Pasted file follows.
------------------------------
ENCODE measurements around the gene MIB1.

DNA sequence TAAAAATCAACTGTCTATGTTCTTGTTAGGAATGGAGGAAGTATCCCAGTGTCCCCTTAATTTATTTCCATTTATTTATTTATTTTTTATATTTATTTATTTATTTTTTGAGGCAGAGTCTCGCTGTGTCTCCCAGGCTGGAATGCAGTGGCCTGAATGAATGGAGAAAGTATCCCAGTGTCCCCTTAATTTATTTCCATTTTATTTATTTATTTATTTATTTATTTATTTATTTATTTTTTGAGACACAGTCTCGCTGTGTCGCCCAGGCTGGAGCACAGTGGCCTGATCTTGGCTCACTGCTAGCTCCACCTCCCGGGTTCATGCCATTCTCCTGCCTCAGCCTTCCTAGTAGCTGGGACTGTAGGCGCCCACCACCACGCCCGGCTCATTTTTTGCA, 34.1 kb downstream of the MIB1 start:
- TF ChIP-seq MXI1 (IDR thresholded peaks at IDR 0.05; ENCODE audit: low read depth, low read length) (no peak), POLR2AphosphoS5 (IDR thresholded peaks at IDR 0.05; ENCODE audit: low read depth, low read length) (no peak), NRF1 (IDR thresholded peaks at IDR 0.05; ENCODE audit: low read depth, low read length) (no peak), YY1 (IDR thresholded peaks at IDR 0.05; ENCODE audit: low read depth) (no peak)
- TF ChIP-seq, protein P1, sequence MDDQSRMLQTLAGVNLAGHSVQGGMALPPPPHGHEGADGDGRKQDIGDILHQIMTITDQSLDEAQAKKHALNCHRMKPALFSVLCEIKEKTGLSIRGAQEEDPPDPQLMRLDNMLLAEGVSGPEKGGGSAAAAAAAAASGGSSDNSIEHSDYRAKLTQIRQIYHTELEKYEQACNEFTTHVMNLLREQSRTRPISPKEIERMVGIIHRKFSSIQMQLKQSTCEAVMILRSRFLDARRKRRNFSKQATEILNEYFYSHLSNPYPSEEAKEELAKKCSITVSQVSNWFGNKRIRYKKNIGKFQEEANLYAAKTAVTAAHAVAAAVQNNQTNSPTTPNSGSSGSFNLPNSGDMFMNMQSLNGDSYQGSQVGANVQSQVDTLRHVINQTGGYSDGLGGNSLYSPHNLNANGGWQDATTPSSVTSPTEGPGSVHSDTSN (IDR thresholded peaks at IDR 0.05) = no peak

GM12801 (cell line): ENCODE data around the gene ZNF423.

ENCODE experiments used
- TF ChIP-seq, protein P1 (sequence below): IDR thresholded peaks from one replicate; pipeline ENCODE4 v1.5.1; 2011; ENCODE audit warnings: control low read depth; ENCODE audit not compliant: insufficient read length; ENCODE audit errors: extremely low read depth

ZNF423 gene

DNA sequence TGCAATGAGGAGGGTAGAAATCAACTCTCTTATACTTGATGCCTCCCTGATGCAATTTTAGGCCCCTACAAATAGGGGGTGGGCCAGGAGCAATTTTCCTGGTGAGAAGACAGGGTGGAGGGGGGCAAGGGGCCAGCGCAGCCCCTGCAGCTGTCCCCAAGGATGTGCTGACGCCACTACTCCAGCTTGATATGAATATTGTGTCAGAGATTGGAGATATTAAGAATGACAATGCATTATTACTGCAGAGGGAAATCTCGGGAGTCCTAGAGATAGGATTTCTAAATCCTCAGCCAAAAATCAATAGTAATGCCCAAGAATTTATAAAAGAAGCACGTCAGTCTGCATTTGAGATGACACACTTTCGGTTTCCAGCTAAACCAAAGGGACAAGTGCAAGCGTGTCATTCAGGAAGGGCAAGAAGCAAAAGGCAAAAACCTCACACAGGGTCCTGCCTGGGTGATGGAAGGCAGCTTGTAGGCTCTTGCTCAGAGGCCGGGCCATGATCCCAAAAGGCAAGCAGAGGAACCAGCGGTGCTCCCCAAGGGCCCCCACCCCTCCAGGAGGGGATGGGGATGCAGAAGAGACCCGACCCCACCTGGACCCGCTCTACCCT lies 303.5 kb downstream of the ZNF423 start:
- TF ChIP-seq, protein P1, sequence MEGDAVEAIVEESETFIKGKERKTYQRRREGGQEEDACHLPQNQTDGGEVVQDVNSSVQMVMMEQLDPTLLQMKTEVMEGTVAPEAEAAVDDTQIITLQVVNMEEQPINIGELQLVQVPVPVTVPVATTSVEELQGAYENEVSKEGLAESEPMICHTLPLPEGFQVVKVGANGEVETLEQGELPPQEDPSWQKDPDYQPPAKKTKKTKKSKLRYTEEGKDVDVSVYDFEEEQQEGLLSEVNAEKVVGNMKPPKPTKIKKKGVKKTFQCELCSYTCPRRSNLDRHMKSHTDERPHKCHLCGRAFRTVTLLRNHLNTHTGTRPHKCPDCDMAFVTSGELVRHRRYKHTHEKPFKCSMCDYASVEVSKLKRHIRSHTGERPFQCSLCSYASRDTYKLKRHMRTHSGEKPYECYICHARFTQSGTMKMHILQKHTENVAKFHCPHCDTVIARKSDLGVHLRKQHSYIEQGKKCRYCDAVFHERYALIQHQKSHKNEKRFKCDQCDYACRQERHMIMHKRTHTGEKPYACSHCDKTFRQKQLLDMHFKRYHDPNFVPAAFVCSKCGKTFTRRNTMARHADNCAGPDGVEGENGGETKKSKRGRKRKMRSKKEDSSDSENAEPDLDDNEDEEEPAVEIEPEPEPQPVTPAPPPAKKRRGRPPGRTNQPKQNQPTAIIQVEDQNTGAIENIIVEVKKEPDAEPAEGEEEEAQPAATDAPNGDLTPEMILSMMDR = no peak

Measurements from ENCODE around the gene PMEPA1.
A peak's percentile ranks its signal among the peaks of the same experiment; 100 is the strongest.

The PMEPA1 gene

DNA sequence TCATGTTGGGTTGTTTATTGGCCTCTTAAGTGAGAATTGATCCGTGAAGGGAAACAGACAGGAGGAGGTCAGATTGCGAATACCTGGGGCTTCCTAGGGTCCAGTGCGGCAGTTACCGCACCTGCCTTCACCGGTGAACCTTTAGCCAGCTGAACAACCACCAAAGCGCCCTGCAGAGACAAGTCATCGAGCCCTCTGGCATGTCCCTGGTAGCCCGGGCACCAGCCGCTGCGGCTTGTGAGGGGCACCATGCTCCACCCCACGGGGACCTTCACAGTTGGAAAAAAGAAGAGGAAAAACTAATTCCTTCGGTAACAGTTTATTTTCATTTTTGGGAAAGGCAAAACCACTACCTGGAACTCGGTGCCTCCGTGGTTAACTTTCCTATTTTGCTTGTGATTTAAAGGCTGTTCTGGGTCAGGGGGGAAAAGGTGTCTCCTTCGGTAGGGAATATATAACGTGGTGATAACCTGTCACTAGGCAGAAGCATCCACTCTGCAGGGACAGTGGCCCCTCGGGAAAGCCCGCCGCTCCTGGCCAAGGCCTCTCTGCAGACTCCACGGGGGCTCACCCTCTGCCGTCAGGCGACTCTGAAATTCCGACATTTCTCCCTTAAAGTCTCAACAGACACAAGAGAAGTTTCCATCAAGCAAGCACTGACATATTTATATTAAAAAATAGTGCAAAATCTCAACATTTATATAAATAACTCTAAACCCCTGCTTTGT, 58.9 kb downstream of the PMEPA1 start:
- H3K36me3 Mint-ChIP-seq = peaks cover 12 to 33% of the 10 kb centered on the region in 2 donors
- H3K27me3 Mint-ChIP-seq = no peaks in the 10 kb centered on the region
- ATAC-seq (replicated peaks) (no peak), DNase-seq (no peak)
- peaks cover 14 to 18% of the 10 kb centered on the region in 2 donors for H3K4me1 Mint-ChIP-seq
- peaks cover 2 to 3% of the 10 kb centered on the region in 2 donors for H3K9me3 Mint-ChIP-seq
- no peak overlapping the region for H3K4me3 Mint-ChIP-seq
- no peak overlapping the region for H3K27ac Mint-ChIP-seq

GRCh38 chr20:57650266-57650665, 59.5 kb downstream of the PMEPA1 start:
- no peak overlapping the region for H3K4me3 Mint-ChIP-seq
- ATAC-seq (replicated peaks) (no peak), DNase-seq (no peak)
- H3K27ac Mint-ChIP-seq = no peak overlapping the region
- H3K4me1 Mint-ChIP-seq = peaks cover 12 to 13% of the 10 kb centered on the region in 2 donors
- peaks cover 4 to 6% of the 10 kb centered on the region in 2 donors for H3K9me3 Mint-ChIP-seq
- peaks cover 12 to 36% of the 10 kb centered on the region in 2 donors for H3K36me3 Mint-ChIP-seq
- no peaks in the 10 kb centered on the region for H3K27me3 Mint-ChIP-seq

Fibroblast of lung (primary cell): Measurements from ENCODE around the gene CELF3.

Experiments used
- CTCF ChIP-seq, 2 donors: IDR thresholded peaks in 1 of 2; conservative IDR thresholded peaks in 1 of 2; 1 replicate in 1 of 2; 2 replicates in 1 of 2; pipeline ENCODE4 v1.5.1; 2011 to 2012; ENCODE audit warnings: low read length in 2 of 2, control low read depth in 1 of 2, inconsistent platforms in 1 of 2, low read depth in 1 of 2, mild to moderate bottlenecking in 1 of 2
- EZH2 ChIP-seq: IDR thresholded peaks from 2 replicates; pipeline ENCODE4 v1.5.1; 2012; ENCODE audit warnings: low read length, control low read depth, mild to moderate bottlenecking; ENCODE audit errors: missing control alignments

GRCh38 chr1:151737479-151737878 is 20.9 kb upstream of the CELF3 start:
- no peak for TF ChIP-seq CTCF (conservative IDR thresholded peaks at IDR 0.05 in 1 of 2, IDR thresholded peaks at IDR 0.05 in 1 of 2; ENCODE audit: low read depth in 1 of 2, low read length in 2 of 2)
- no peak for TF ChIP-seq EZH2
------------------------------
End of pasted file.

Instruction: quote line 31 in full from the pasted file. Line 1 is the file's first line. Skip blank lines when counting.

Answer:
Experiments used